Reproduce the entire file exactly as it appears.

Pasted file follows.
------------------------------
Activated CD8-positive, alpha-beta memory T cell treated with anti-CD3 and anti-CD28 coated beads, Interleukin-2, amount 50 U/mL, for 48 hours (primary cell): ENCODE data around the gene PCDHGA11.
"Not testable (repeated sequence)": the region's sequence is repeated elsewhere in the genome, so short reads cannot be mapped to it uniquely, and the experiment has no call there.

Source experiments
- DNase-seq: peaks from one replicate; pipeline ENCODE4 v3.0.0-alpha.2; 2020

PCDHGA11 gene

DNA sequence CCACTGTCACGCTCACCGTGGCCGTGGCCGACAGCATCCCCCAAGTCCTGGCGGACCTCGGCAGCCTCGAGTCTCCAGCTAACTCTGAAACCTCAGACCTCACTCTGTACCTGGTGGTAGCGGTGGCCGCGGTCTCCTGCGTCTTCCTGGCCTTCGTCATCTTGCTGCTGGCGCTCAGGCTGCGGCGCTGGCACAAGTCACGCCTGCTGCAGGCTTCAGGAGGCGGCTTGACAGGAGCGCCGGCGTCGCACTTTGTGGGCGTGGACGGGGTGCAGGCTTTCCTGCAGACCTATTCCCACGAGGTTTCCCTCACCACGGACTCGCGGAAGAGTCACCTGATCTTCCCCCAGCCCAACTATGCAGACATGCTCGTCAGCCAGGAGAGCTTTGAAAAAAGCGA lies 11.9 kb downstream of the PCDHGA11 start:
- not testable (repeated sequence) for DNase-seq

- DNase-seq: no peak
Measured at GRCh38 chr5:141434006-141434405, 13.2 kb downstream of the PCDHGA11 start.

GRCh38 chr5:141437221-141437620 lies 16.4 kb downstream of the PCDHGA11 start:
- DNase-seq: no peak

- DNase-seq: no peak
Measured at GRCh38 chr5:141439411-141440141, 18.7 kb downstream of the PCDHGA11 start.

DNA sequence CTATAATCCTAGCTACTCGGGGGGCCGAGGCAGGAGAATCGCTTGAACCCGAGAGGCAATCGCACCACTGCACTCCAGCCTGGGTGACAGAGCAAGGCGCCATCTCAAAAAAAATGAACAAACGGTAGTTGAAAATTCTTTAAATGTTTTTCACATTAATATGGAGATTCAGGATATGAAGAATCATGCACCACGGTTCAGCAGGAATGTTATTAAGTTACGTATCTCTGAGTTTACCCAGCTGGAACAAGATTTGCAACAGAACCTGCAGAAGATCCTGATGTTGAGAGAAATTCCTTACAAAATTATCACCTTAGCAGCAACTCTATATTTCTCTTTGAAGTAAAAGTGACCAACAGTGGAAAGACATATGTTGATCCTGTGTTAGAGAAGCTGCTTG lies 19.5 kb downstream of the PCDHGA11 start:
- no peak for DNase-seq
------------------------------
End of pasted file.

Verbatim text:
Activated CD8-positive, alpha-beta memory T cell treated with anti-CD3 and anti-CD28 coated beads, Interleukin-2, amount 50 U/mL, for 48 hours (primary cell): ENCODE data around the gene PCDHGA11.
"Not testable (repeated sequence)": the region's sequence is repeated elsewhere in the genome, so short reads cannot be mapped to it uniquely, and the experiment has no call there.

Source experiments
- DNase-seq: peaks from one replicate; pipeline ENCODE4 v3.0.0-alpha.2; 2020

PCDHGA11 gene

DNA sequence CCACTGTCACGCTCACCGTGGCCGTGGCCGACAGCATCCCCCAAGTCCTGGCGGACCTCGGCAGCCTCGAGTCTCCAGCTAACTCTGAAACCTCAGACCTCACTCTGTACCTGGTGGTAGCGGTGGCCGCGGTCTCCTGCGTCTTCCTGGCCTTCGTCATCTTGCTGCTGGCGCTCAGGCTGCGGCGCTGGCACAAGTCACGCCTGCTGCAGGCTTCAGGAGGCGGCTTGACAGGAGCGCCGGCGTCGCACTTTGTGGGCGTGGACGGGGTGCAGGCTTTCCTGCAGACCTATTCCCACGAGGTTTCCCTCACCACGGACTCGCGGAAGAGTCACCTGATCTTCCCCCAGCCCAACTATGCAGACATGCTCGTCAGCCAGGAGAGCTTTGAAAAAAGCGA lies 11.9 kb downstream of the PCDHGA11 start:
- not testable (repeated sequence) for DNase-seq

- DNase-seq: no peak
Measured at GRCh38 chr5:141434006-141434405, 13.2 kb downstream of the PCDHGA11 start.

GRCh38 chr5:141437221-141437620 lies 16.4 kb downstream of the PCDHGA11 start:
- DNase-seq: no peak

- DNase-seq: no peak
Measured at GRCh38 chr5:141439411-141440141, 18.7 kb downstream of the PCDHGA11 start.

DNA sequence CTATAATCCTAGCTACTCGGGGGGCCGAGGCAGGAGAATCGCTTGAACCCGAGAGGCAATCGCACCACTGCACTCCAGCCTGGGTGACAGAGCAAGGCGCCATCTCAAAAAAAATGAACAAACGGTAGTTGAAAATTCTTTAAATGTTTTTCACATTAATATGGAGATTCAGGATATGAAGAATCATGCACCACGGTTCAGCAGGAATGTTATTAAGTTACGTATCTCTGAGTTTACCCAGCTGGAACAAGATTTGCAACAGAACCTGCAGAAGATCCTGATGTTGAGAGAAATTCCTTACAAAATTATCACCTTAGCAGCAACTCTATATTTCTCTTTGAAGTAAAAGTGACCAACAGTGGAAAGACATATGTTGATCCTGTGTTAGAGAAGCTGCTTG lies 19.5 kb downstream of the PCDHGA11 start:
- no peak for DNase-seq